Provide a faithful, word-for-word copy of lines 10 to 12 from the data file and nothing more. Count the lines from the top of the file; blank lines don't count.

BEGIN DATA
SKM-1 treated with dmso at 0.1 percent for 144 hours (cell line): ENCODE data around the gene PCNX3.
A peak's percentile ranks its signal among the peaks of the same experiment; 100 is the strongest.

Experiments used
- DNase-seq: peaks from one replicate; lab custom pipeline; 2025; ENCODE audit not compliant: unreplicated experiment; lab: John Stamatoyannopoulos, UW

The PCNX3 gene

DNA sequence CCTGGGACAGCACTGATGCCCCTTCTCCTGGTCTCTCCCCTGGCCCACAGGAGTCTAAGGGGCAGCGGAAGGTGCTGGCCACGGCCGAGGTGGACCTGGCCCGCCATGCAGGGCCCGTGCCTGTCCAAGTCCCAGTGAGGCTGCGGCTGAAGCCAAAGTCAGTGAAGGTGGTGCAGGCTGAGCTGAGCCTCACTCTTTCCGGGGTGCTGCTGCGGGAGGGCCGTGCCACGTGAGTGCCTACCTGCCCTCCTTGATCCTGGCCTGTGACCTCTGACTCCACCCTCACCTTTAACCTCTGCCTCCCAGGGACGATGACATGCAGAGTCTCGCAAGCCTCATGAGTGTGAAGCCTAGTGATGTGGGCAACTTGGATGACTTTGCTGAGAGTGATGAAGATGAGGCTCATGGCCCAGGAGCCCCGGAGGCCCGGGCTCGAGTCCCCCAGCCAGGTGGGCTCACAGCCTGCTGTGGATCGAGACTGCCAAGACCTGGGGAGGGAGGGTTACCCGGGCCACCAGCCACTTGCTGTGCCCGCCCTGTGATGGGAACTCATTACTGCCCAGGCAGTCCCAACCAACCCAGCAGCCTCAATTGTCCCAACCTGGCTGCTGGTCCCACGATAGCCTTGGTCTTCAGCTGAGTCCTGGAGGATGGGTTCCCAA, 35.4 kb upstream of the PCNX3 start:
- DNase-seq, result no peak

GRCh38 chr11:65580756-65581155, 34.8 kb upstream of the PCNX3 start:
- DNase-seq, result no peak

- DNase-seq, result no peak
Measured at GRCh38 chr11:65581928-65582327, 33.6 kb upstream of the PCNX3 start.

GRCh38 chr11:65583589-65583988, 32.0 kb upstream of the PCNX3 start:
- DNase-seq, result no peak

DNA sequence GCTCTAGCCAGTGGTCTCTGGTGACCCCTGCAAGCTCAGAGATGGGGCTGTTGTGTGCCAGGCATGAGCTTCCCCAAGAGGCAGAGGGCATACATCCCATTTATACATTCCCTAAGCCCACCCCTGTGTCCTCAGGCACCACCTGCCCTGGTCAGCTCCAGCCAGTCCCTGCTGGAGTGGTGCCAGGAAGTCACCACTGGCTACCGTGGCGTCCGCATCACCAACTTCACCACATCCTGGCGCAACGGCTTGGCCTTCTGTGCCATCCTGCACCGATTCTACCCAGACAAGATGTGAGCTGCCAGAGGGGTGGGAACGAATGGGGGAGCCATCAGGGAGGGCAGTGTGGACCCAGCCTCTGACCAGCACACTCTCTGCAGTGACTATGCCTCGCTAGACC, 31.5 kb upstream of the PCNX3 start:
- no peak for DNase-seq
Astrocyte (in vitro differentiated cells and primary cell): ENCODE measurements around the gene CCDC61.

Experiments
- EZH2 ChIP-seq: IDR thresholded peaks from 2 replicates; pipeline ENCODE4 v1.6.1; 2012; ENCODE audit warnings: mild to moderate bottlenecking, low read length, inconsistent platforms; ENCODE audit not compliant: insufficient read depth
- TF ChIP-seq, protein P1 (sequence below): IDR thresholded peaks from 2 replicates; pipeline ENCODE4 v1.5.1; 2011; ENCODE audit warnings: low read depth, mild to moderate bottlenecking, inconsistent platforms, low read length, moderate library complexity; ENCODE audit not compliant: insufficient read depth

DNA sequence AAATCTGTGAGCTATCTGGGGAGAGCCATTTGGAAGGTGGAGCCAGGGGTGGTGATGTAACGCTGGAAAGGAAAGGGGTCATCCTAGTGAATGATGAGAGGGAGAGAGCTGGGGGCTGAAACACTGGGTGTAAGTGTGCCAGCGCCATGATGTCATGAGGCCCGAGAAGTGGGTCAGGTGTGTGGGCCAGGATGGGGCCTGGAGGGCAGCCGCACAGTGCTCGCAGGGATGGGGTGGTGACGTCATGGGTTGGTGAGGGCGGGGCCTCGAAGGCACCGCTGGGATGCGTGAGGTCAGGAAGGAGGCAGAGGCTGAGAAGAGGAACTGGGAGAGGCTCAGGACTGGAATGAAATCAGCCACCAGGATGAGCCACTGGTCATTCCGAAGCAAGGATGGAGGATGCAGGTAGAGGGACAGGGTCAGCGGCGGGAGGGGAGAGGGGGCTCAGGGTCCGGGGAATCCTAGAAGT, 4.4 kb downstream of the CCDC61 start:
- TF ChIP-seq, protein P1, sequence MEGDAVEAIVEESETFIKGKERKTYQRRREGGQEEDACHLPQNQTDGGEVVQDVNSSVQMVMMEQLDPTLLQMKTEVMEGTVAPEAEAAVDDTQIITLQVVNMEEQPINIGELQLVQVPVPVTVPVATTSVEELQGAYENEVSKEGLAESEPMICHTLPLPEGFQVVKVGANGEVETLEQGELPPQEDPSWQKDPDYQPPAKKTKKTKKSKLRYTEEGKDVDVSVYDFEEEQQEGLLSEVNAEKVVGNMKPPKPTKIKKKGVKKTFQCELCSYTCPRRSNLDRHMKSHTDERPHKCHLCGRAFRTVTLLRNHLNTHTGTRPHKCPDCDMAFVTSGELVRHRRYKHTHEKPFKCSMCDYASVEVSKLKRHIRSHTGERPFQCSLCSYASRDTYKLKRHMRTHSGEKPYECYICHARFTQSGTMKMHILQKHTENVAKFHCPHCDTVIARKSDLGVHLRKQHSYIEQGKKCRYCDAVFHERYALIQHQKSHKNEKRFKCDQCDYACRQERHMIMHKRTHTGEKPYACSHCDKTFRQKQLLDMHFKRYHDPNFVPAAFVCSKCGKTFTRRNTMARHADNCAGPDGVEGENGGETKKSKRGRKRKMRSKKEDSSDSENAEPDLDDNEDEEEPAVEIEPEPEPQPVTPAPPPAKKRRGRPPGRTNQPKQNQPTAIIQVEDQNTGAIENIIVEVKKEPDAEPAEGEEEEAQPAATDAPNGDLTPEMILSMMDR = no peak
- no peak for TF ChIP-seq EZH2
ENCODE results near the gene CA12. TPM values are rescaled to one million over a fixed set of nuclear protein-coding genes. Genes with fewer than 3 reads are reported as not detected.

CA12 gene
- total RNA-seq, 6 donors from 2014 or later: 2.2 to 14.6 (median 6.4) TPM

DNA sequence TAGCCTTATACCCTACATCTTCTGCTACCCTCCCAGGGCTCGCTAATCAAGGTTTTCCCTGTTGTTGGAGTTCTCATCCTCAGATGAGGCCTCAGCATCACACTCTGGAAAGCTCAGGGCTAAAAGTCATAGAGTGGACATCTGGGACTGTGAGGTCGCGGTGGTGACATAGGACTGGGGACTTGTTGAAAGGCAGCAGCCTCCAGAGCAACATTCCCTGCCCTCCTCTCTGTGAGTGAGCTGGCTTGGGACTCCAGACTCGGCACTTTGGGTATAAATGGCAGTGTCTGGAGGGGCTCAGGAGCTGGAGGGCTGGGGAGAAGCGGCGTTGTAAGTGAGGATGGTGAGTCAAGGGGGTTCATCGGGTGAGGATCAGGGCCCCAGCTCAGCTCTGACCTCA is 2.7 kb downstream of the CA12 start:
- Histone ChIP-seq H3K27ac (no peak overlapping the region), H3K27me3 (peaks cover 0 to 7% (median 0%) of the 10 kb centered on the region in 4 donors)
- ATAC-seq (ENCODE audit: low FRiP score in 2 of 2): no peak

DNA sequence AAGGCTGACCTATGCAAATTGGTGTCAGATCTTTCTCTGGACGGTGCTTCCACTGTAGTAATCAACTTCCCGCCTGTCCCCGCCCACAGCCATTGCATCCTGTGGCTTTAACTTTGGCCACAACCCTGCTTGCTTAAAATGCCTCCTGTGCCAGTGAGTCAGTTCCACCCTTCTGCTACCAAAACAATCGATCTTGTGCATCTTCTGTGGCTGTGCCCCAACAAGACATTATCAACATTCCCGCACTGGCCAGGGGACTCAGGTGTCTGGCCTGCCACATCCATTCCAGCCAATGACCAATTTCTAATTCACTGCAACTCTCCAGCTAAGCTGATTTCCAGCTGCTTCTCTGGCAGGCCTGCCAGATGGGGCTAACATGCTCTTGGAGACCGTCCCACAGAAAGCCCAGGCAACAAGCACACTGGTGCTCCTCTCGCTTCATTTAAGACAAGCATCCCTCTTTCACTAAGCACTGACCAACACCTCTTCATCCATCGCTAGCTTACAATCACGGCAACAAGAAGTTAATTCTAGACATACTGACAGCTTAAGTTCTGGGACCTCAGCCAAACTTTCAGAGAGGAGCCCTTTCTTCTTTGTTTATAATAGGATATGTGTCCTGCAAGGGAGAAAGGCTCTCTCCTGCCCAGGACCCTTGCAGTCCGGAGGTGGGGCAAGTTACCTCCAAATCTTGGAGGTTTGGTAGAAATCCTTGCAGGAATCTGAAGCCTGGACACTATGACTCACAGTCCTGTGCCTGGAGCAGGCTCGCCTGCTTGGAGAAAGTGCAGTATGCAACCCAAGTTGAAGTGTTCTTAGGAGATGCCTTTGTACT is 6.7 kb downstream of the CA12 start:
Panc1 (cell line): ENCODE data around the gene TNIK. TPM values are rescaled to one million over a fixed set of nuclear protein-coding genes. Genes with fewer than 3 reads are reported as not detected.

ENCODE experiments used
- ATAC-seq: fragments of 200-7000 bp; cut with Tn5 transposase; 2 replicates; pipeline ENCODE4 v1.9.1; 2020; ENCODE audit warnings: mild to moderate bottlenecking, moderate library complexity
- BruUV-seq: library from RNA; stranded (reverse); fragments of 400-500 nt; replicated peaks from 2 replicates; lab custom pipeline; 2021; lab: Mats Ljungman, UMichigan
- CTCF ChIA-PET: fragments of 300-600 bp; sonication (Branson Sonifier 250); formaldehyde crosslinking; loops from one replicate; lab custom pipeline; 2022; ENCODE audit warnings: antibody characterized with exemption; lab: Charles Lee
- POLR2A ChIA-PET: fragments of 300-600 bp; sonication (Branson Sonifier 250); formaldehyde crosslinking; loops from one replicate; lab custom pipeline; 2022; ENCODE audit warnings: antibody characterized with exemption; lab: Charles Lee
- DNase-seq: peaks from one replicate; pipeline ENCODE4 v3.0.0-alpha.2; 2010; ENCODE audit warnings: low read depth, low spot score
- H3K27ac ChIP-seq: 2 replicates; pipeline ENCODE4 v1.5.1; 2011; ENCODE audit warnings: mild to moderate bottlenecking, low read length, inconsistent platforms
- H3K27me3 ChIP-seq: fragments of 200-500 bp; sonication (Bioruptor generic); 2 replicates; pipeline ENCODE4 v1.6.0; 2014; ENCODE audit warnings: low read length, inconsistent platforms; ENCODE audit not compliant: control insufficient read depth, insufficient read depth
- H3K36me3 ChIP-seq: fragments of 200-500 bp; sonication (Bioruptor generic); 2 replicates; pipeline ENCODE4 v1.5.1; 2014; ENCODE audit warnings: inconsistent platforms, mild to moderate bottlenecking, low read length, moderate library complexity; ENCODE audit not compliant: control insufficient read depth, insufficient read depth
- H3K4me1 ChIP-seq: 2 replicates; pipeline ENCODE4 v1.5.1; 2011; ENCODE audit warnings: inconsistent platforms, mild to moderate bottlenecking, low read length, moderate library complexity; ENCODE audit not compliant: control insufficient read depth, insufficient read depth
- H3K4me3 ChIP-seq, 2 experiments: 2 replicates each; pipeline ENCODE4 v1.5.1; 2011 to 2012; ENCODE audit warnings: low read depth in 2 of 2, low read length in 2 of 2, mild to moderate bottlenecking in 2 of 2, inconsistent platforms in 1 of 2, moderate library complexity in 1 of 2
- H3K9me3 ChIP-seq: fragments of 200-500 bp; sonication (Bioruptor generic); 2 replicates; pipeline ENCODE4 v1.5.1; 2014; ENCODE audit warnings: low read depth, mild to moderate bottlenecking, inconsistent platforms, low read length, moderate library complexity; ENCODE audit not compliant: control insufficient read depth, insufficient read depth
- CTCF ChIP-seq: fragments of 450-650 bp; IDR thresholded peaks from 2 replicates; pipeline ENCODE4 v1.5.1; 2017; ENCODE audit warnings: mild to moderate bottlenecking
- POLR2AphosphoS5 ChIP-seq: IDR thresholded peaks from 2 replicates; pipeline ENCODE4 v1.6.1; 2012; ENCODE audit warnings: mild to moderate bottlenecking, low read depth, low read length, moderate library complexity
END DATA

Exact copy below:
- DNase-seq, result no peak
Measured at GRCh38 chr11:65581928-65582327, 33.6 kb upstream of the PCNX3 start.

GRCh38 chr11:65583589-65583988, 32.0 kb upstream of the PCNX3 start: